Count Data & Overdispersion

This week I am writing about how to estimate count data models in R. Similarly to last week, I am using data from Sohngen et al. (2000). The authors asked a sample of recreationists for the number of past single-day trips to Lake Eirie beaches. The data I am using can be downloaded here, under Lake Eirie Beach Data.

Data can come in many forms. While in methods such as contingent valuation data are discrete, in travel cost method applications we usually analyze data that is visitation frequency. This data is usually in the format of a count, ranging from zero (meaning no visits) to the maximum number of trips of an avid recreationist.

To take a look at the Lake Eirie visitation data, I can use the summary function to see the descriptive statistics for the number of trips variable.

> summary(lake_erie_beach_data$tthsbch2)
Min.    1st Qu.   Median   Mean    3rd Qu.   Max.
0.000   3.000     5.000    6.542   11.000    15.000

The mean number of trips is around 6.5 per respondent. However, the median is slightly lower, which means that the distribution of trips is skewed to the left.

In order to look at the distribution of trips, I will plot a histogram:


Indeed, there are a lot of respondents who have been to Lake Eirie beaches less than 4 times.

In environmental economics, count data models are commonly used when applying the travel cost method. Whereas a model estimated by OLS estimates the marginal effect of the explanatory variables on the number of trips, count data models estimate how the probability of a given count changes with changes to those explanatory variables.

The advantage of count data models is that they do not predict negative values for the count variable. In this previous post, I obtained some negative values for the predicted number of trips when using an OLS regression. This does not happen when using count data models instead.

The Poisson model

There are two commonly used count data models: the Poisson and Negative Binomial models. However, there are other options when it comes to count data models. Which model should be used?

The Poisson model is perhaps the most commonly used count data model. When we use the Poisson regression to explain trip frequency, we assume that the number of trips has a Poisson distribution. We can then model linearly the logarithm of the expected number of trips given some relevant explanatory variables.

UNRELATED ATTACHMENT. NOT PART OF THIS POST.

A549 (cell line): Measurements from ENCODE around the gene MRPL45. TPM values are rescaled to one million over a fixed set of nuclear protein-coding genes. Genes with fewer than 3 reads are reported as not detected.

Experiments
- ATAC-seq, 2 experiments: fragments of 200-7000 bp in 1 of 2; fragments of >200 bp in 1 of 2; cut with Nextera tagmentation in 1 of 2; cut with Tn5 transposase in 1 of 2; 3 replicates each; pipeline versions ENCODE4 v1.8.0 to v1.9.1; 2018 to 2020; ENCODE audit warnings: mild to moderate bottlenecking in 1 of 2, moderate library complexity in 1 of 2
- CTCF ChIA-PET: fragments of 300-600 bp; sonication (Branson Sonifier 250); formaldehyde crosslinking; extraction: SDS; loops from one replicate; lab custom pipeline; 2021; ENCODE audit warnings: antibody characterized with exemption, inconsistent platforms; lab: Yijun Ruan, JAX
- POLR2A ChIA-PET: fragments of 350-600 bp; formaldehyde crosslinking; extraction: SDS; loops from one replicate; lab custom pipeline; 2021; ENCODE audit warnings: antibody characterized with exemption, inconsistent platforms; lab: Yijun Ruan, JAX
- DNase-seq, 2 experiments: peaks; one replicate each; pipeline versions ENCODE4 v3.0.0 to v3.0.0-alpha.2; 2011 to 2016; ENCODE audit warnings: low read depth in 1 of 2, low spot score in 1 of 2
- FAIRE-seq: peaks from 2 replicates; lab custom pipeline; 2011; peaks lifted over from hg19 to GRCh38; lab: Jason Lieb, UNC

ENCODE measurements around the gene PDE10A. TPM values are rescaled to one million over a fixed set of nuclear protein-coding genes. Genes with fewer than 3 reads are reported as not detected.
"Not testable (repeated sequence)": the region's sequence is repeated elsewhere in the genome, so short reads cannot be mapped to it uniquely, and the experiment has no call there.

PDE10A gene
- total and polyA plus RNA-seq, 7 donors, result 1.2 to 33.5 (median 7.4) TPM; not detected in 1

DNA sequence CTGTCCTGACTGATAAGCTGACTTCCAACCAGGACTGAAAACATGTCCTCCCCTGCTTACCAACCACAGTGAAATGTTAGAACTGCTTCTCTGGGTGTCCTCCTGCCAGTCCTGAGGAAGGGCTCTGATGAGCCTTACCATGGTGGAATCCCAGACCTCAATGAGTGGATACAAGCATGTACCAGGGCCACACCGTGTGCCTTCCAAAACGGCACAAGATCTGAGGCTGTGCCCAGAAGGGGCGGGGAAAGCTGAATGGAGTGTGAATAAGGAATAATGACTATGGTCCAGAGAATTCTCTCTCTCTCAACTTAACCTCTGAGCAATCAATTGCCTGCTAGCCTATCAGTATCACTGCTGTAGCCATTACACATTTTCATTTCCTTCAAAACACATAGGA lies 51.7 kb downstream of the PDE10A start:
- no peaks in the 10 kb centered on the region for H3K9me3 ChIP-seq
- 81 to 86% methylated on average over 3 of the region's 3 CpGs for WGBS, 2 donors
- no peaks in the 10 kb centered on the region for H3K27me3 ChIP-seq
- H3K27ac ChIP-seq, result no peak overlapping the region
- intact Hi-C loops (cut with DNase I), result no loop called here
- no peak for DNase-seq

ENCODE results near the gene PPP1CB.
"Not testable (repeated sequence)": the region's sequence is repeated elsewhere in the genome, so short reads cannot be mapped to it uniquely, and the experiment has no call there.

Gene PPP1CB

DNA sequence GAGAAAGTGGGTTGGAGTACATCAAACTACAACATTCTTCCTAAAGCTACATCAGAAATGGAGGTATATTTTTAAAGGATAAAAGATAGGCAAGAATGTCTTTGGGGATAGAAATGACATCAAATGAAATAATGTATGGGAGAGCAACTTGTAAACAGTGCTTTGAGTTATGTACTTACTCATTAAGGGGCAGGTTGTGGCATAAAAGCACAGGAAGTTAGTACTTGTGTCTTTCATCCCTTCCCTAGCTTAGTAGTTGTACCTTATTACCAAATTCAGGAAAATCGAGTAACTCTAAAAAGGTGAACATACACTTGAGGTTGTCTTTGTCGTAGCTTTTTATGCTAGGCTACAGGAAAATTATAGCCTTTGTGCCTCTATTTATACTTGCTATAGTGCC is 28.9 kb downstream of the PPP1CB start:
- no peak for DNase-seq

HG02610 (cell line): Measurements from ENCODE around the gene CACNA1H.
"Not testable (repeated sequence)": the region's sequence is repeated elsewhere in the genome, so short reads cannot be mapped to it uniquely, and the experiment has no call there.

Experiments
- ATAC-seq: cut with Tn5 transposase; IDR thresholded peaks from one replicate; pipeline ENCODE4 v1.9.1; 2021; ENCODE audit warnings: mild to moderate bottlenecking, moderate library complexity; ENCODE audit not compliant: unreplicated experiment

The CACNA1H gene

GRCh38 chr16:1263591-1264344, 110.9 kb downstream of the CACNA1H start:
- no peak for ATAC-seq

Here are the explanatory variables in our example:

  • trcst30, i.e. the total travel cost to get to the Lake Eirie beach.
  • Male, which takes the value 1 if the repondent is male, and 0 if the respondent is female.
  • Age, which represents the age of the respondent.
  • People, i.e. number of peole in the group.
  • Income, i.e. the household’s annual income.
  • Destin, which takes the value 1 if the beach was the trip’s primary destination, or 0 otherwise.
  • Pbeach, i.e. the proportion of time spent on the beach.
  • Zcctcst3, zcltcst3 and zgvtcst3, which are total travel costs to three alternative state sites.

In R, we can run a Poisson regression using the glm function. The terminology is very similar to a simple linear regression (with the function lm): the dependent variable tthsbch2 (number of trips) is before the ~ sign, followed by all the explanatory variables. Also, I identify the dataframe that has all these variables: data=lake_erie_beach_data. The difference is that, when calling the glm function, I need to specify the family=poisson.

model_p <- glm(tthsbch2 ~ trcst30 + male + Age + people + income + 
                          destin + pbeach + zcctcst3 + 
                          zcltcst3 + zgvtcst3, 
               family="poisson", data=lake_erie_beach_data)

And the output looks like the following:

> summary(model_p)

glm(formula = tthsbch2 ~ male + Age + people + income + destin + 
pbeach + zcctcst3 + zcltcst3 + zgvtcst3, family = "poisson", 
data = lake_erie_beach_data)

Deviance Residuals: 
Min 1Q Median 3Q Max 
-3.8786 -1.7063 -0.3689 1.2110 6.3101

              Estimate Std. Error z value Pr(>|z|)    
(Intercept)  1.643e+00  3.145e-01   5.224 1.75e-07 ***
trcst30     -1.531e-02  1.950e-03  -7.850 4.16e-15 ***
male         2.345e-01  4.605e-02   5.092 3.55e-07 ***
Age          3.858e-03  1.593e-03   2.422   0.0154 *  
people      -3.752e-02  9.283e-03  -4.042 5.31e-05 ***